New Overnight Developments Abroad: Nikkei Tumbled 11.4% or 1,089 points

October 16, 2008

European and Asian stocks fell sharply further on Thursday. Paris Cac trading 4.0%. German Dax off 2.7%. British Ftse -3.1%.  Stocks down 6.7% in Australia.

In Asia, stocks lost 11.4% in Japan, 9.4% in South Korea, 4.9% in China, 4.8% in Hong Kong, 5.3% in Singapore, 3.2% in Vietnam and 5.2% in the Philippines.

The U.S. dollar lost 1.1% against its Australian and New Zealand counterparts but rose 0.3% against the euro, 0.2% against the Canadian dollar, and 0.1% versus sterling, the yen, and the Swiss franc.  The South Korean won plunged almost 10%.

The yield on 10-year JGB’s was extremely volatile, falling at first to 1.53% but now showing a net uptick of 0.5 basis points at 1.595%.

Oil fell 3.4% to $72.04, less than half its July peak of $147.27.  Gold eased insignificantly to $836/ounce and remains 19% under its 2008 high.

Japan’s Prime Minister Aso complained that U.S. authorities have not done enough to lift financial market confidence.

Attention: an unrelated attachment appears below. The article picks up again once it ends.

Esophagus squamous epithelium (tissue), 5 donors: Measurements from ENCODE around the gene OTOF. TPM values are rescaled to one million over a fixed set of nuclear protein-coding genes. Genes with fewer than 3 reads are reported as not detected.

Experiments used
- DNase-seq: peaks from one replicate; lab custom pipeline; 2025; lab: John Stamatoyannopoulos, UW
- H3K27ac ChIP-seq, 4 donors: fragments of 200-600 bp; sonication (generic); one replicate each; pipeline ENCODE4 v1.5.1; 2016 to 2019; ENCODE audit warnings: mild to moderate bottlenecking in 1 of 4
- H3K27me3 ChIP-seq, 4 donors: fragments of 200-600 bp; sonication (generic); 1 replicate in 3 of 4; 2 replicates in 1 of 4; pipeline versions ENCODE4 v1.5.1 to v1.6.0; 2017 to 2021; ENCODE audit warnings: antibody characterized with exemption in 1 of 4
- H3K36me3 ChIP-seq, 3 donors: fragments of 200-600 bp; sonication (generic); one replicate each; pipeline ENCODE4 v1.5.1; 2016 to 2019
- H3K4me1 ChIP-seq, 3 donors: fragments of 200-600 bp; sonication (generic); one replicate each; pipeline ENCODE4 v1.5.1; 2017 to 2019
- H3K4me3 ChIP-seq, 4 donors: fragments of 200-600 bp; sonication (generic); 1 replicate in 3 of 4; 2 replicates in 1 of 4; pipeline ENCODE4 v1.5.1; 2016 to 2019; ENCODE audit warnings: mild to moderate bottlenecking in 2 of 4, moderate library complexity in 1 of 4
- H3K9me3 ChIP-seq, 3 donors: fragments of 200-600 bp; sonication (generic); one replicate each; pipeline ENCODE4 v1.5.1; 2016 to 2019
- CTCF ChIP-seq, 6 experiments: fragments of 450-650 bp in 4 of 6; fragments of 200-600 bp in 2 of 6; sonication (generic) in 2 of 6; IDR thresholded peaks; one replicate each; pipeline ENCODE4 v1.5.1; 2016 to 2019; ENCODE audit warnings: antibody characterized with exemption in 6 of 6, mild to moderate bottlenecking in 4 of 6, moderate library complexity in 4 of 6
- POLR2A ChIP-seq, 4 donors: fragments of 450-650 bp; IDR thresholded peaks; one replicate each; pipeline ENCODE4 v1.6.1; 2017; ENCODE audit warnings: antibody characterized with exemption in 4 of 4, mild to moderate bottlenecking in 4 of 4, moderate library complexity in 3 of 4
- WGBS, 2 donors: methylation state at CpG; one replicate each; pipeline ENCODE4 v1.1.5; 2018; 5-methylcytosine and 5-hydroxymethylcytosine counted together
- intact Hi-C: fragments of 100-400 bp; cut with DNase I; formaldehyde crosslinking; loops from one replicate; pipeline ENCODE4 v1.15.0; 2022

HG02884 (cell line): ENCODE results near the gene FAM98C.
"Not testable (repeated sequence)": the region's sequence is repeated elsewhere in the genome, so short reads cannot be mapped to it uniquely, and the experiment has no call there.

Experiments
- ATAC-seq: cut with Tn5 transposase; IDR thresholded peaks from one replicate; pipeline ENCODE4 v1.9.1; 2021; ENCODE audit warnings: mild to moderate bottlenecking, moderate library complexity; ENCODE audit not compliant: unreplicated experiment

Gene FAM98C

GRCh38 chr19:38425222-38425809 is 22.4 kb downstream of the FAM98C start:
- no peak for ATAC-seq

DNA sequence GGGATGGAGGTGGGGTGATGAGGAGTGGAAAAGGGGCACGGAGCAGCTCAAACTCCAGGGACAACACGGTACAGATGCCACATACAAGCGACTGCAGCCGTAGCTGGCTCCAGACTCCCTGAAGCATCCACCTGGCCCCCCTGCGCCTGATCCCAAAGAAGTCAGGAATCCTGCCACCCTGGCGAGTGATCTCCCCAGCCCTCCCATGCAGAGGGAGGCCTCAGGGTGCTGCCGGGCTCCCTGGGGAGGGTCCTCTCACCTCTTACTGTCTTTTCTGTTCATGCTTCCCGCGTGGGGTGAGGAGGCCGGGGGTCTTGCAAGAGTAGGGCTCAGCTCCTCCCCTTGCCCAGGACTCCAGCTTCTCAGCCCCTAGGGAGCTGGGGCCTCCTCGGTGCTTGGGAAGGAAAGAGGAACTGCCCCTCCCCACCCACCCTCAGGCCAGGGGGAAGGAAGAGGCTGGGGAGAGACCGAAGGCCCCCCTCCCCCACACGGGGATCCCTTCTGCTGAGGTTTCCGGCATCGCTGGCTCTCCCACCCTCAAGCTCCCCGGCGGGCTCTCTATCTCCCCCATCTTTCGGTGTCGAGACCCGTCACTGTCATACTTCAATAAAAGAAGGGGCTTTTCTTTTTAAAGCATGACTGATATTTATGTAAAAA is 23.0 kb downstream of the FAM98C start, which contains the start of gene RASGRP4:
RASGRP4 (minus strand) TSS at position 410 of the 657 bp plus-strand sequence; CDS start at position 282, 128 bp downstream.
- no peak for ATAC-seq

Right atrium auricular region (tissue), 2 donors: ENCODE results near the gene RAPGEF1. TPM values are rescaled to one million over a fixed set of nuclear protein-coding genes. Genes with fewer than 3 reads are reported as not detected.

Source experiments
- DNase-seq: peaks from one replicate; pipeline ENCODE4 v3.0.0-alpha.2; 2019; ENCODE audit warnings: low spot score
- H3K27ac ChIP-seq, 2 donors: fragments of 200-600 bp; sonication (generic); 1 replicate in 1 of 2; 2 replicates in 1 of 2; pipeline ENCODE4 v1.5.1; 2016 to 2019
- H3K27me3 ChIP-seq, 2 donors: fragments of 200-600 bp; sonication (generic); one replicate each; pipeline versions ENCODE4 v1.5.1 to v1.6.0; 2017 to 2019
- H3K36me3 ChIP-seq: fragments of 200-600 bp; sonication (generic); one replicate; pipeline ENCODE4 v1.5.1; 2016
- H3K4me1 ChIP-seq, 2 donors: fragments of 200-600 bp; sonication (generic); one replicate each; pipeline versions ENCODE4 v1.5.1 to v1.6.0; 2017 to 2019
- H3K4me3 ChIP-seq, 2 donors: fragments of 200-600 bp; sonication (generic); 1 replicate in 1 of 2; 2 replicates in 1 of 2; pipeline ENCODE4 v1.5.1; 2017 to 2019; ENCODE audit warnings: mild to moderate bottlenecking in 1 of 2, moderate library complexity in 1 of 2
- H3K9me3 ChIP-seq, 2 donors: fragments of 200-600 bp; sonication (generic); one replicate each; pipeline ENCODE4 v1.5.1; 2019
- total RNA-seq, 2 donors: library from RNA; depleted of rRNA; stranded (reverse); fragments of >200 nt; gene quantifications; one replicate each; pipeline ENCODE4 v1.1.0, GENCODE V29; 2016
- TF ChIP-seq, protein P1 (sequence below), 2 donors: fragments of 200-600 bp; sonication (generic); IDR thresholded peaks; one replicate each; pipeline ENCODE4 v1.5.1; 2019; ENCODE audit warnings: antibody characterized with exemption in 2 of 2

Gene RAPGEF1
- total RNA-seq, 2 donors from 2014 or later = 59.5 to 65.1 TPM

The monthly Reuters Tankan proxy showed a much lower Japanese diffusion index of -25 in October for manufacturers versus -14 in September but a 1-point improvement to -9 among non-manufacturers.

Emergency funding to fortify the capital of UBS and Credit Suisse was announced by the Swiss government.

The Bank of England shook up its money market operations, launching a discount window facility and a new operational standing facility with a reduced penalty rate.

Early indications suggest that Chinese industrial production slowed further in September.

Don Kohn of the Fed said the worsening banking crisis is mitigating the boost from the round of interest rate cuts.  Bernanke noted that inflation is moderating.  The markets are speculating on a near-term additional round of concerted central bank rate reductions.

Italy’s trade position worsened to a deficit of EUR 2.116 bn in August from a surplus of EUR 2.074 bn in July and a deficit of EUR 0.687 bn a year ago.

Germany’s Chamber of Commerce released its triannual business survey showing weaker current conditions and future expectations than back in June.

McCain came out swinging in his final debate with Obama, but pundits doubt that the more aggressive strategy will turn Obama’s lead in opinion polls.

Authorities in Hong Kong insisted again that there is no plan to unpeg the HK$ from the USD.

Markets await a slew of U.S. data at the open, including CPI, TIC, energy inventories, and industrial production.


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